HELSINKI (Reuters) - Canada's BlackBerry <BB.TO> <BB.N> has been ordered to pay Nokia <NOKIA.HE> $137 million by an international court in a payment dispute, but the Canadian company said it would continue to pursue a separate claim over patent infringement.
The International Court of Arbitration ruled that Blackberry had failed to make certain payments to Nokia under a patent license contract.
The dispute did not involve intellectual property (IP) infringement, but BlackBerry said it would continue to pursue separate patent infringement claims against Nokia.
BlackBerry filed a complaint in February, alleging that several of the Finnish network equipment maker's base stations and related software infringed on 11 of its patents. Nokia sells these products to telecom operators.
"Nokia continues to believe that BlackBerry's unrelated claims of patent infringement by Nokia are without merit," the Finnish company said in a statement.
BlackBerry said it planned to take a charge as a result of the court ruling, but did not disclose when it would record it. Nokia said a significant portion of the amount awarded had already been recognized in its financials.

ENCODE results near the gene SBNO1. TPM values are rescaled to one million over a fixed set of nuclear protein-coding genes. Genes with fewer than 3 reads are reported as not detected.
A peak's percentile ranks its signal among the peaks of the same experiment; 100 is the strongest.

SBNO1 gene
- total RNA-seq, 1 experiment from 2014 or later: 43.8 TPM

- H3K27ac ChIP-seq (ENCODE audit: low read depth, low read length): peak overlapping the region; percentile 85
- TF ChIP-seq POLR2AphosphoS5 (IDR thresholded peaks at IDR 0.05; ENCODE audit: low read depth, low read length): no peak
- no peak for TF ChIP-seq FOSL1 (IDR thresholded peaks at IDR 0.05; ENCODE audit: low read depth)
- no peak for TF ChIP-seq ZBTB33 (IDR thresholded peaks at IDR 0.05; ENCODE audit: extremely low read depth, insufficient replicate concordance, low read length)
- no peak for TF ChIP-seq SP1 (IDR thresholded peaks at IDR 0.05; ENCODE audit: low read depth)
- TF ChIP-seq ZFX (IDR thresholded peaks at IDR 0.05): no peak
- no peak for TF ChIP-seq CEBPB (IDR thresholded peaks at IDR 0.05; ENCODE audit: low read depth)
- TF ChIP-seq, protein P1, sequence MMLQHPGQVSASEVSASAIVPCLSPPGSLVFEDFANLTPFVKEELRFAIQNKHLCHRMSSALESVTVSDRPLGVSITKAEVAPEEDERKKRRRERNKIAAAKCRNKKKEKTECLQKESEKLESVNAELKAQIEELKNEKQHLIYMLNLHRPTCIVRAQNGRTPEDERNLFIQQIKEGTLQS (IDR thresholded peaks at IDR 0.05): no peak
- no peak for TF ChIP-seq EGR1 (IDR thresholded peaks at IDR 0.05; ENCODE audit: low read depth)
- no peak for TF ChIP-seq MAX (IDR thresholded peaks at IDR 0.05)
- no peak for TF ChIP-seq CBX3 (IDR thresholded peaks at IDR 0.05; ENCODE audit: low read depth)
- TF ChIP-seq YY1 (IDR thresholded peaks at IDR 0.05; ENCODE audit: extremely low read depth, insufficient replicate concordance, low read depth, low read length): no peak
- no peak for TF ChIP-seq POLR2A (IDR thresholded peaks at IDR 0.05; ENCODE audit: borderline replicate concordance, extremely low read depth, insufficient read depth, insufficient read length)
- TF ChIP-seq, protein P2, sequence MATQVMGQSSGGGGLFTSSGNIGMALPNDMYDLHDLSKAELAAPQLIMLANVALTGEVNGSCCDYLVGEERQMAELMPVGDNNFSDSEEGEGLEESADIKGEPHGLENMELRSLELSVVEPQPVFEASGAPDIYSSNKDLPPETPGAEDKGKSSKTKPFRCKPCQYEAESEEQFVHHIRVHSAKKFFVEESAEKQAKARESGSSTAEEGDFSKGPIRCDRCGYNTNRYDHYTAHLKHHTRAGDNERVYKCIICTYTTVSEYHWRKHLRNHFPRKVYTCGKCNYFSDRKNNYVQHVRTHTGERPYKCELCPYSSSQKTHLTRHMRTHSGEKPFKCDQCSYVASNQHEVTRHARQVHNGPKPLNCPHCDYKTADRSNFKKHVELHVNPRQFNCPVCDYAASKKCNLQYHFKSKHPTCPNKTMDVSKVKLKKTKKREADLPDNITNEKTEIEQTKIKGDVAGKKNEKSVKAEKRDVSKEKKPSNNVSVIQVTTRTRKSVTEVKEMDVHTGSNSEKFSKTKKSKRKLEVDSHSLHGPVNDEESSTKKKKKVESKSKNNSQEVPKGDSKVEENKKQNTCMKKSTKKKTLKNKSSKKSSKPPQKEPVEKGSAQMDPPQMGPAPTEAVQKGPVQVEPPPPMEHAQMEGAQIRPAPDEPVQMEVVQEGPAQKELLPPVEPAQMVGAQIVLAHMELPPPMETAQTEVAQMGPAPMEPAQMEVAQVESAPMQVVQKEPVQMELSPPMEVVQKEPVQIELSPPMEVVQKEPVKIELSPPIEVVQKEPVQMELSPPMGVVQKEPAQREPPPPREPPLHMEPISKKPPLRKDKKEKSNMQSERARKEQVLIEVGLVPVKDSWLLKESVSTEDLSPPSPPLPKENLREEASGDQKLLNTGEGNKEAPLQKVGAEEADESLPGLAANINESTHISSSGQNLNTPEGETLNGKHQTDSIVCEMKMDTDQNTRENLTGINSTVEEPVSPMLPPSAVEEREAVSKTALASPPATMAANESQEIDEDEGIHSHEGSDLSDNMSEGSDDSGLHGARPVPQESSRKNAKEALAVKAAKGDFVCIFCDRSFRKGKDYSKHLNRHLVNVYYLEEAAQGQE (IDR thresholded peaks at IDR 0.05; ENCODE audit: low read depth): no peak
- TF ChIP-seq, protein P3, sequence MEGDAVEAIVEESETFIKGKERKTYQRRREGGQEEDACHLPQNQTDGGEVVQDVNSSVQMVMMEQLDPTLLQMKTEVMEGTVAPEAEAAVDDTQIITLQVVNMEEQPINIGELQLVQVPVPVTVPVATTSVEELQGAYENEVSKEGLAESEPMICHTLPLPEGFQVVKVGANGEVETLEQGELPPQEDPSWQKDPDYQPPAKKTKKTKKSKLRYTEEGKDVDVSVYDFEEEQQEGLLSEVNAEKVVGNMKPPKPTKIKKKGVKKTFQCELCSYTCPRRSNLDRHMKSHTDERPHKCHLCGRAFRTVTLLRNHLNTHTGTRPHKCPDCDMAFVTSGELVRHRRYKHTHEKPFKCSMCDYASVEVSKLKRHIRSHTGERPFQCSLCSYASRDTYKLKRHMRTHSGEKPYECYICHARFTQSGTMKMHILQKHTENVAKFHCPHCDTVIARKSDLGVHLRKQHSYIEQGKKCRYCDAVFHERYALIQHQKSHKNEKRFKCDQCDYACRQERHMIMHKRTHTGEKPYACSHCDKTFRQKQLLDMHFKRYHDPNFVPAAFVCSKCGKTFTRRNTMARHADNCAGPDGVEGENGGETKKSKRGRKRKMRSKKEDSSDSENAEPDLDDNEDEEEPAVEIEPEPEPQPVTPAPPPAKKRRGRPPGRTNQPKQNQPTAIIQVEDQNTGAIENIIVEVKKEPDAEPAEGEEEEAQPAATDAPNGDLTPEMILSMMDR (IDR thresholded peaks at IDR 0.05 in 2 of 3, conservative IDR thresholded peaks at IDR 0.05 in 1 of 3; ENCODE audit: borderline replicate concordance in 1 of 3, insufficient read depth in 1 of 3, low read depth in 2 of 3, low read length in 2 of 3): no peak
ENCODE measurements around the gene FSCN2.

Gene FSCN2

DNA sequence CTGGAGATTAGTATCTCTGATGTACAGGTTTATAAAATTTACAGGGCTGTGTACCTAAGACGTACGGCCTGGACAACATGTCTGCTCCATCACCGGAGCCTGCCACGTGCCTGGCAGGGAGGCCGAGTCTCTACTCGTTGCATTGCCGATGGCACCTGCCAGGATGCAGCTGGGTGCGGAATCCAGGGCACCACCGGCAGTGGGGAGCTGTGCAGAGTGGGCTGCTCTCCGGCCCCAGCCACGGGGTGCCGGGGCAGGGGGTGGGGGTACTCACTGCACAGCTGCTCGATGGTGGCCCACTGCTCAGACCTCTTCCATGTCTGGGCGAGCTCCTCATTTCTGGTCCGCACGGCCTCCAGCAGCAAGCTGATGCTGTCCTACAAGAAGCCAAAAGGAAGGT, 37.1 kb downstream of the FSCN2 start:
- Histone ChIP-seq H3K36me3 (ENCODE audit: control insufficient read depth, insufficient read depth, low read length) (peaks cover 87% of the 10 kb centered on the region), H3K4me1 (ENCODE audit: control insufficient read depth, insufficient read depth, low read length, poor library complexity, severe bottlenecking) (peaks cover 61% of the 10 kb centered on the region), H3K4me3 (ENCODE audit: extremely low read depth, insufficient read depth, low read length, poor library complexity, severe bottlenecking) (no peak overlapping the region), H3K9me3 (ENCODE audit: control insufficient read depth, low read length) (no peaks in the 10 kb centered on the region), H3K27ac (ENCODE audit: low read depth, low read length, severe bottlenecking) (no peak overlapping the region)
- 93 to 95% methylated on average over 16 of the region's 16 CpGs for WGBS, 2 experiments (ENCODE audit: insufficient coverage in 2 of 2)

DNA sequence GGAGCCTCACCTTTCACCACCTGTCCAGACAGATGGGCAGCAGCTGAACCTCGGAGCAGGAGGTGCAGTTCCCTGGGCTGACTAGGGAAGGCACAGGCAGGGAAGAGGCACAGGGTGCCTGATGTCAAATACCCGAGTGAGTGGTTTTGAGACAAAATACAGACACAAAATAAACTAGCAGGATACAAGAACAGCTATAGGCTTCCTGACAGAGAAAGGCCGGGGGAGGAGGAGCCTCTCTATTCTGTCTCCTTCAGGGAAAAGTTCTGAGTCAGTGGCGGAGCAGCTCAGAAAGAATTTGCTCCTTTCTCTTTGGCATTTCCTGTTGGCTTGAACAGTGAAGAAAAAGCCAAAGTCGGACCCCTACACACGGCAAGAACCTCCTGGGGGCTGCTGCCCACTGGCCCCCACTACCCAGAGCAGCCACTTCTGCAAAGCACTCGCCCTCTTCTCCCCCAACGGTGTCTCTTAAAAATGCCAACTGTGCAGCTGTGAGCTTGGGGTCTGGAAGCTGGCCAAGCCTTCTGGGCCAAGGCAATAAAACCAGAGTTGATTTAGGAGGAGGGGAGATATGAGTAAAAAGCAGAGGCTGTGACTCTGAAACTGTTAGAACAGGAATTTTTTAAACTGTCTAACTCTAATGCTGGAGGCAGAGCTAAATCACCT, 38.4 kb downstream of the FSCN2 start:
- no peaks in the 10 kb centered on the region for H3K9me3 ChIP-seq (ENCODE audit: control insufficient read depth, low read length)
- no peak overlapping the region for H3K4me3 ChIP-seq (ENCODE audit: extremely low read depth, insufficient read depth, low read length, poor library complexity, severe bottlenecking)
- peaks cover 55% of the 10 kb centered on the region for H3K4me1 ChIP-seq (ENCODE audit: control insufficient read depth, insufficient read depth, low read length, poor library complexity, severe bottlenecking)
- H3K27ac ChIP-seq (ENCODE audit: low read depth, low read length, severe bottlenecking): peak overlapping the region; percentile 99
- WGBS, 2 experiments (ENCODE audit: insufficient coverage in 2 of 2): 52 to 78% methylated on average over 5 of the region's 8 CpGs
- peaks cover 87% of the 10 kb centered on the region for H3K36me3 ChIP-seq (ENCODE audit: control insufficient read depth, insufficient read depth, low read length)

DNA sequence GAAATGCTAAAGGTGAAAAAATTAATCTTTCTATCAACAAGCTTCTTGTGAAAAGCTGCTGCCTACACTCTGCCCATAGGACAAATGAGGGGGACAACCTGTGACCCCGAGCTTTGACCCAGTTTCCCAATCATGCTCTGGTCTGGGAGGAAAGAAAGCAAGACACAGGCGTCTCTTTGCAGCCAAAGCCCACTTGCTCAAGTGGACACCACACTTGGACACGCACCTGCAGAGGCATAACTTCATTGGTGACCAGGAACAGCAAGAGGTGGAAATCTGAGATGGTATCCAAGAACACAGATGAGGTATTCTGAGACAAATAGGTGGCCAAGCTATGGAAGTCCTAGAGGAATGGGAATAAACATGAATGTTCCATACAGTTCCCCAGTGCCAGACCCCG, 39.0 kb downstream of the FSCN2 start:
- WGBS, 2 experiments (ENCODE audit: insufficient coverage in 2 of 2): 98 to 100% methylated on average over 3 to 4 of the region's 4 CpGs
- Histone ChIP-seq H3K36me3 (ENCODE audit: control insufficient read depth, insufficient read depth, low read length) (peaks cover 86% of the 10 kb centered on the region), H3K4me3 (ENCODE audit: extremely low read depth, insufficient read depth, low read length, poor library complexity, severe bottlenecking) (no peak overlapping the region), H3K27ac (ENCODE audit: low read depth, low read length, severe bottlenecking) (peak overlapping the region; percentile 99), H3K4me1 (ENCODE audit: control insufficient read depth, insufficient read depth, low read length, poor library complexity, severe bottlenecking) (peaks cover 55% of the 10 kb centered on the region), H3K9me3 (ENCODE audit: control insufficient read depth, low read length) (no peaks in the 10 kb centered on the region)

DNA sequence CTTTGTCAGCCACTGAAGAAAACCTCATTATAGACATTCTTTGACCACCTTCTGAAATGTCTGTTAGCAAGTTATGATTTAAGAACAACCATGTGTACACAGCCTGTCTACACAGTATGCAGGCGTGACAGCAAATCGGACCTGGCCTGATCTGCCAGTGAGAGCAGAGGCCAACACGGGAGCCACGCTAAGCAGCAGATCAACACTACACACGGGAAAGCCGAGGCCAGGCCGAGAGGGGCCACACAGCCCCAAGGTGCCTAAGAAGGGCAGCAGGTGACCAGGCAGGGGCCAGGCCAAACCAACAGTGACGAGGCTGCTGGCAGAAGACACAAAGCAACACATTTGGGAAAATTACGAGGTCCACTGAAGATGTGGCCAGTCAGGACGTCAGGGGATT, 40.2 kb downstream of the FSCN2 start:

Monetizing BlackBerry's IP is a key part of Chief Executive John Chen's plan for turning around the company whose revenue has declined for six straight years as sales of its once ubiquitous smartphones tumbled.
Nokia sold its once-dominant phone business in 2014, sticking to its network equipment business and a broad patent portfolio. It has recently signed smartphone patent deals with Samsung Electronics <005930.KS>, Apple <AAPL.O>, Xiaomi Technology <XTC.UL> and LG Electronics <066570.KS>.
Blackberry shares were down 2.1 percent while Nokia was off 1.4 percent by 1503 GMT.
(Reporting by Jussi Rosendahl in Helsinki and Ahmed Farhatha in Bengaluru; Editing by Shounak Dasgupta and David Evans)